Looking into this issue has not necessarily made me more conscious of the issue itself; rather it has opened my eyes to the way in which the media portray issues. Many of the sources I used as references to this issue in my blog feature scare-tactics that evoke what the media regards as an appropriate response from their audience. In many of these cases, that response involves choosing more energy efficient alternatives to run households or companies.

– Orcadia 🙂


Worry for the enviro-future..

The media is instrumental in sending messages (from whatever perspective) about climate change to the public. Without the media to orchestrate and hype up their audiences fears, the current state of the global warming issue may not be as severe. Like I’ve said in previous blogs however, people, despite being aware of issues, often don’t act…for whatever the reason may be.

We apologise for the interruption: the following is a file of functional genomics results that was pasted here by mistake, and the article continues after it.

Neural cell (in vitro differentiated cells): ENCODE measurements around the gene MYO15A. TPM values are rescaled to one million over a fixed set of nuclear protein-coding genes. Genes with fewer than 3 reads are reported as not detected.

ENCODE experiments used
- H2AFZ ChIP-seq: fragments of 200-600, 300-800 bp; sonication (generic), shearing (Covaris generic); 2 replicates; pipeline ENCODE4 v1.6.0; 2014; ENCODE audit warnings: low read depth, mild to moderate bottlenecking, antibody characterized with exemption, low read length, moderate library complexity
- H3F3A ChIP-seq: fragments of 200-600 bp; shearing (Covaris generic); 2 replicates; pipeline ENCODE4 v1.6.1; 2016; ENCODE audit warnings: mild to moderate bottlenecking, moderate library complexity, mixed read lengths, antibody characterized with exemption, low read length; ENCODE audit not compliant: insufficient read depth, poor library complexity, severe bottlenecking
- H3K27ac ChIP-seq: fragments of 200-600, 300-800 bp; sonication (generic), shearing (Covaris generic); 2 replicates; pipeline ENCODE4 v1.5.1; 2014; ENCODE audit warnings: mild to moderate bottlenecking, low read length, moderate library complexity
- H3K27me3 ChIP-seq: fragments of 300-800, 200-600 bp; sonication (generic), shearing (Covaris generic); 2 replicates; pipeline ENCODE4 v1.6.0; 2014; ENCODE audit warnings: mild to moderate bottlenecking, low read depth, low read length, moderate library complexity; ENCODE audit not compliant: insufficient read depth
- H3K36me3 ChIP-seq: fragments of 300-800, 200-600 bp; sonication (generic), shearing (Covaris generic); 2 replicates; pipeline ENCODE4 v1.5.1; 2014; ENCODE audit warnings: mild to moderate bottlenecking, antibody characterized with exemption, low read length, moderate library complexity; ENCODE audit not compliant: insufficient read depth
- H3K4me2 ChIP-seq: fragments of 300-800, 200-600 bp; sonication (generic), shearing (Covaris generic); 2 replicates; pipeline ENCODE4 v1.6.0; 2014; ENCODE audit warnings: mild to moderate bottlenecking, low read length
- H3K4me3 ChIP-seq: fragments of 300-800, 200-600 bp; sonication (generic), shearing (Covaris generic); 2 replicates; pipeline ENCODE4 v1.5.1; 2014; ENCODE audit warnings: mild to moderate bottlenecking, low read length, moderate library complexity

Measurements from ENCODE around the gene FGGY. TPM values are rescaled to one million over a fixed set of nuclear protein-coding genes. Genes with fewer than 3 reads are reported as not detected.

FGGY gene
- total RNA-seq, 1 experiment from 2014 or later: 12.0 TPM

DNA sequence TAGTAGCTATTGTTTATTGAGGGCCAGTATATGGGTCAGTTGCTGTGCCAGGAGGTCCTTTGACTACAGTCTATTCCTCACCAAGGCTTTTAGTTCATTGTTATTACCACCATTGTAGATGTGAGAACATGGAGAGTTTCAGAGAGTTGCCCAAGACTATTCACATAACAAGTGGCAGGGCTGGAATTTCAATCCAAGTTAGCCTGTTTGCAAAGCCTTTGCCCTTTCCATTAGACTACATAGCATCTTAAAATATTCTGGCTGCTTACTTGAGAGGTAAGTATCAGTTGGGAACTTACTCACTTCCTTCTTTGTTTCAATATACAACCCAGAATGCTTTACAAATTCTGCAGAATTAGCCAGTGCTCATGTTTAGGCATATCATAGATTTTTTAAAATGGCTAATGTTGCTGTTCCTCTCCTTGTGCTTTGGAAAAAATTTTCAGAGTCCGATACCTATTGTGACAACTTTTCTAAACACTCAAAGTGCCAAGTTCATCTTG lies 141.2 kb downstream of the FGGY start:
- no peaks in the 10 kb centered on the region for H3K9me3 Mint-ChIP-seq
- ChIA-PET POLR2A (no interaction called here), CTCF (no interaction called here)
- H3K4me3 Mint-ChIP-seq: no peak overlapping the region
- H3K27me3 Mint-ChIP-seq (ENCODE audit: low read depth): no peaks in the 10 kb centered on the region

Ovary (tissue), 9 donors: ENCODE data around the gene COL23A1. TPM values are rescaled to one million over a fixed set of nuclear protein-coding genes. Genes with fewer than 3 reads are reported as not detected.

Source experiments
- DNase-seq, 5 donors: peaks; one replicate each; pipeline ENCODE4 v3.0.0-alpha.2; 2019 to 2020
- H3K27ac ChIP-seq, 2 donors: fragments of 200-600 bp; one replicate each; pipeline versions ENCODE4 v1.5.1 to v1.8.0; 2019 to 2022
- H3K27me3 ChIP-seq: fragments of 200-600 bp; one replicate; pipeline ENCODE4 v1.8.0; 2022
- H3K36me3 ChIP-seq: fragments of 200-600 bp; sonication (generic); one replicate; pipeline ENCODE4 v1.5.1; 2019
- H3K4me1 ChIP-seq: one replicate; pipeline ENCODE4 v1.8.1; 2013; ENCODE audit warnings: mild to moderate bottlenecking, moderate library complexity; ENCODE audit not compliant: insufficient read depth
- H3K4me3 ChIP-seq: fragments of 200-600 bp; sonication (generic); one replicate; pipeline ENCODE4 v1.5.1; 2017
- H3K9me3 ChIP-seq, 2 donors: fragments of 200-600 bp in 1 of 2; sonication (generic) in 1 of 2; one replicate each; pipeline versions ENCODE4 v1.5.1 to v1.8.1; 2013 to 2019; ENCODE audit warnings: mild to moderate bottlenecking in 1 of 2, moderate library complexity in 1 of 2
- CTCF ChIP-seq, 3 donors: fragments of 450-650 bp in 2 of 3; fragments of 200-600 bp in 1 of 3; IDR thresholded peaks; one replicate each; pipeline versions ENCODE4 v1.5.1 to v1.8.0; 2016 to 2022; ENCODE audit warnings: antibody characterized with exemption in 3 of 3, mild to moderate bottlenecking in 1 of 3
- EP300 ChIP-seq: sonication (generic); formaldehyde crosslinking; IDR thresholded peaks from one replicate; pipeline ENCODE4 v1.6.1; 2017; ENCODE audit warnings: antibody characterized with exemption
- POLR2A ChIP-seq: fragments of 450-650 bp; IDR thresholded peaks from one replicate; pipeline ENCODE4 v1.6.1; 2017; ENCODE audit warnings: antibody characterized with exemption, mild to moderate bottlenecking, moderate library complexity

The  “Act on CO2” Campaign and many others just like it, instils obligation in the audience, encouraging them to reverse global warming on the basis that their own actions have caused the earths demise.

Tom Levitt reports that “upwards of 75 per cent of the general public…say climate change is an important issue”. So, basically, people are aware that it’s an issue…however, he also reports “few of us are doing much to actually tackle the problem and reduce our own emissions”.

He outlines a number of factors that underpin people’s reluctance to go green and do their bit for the environment. Some of these include, mistrust in the reported climate change ‘facts’, uncertainty in the impact their actions have on a global scale, and comparing themselves with others who do far less to reduce their carbon footprint.

I don’t personally identify as an eco-warrior of any sort, and I don’t go out of my way to reduce the carbon impact I have on this glorious earth of ours. However, behaviours such as recycling and not littering intentionally are automatic.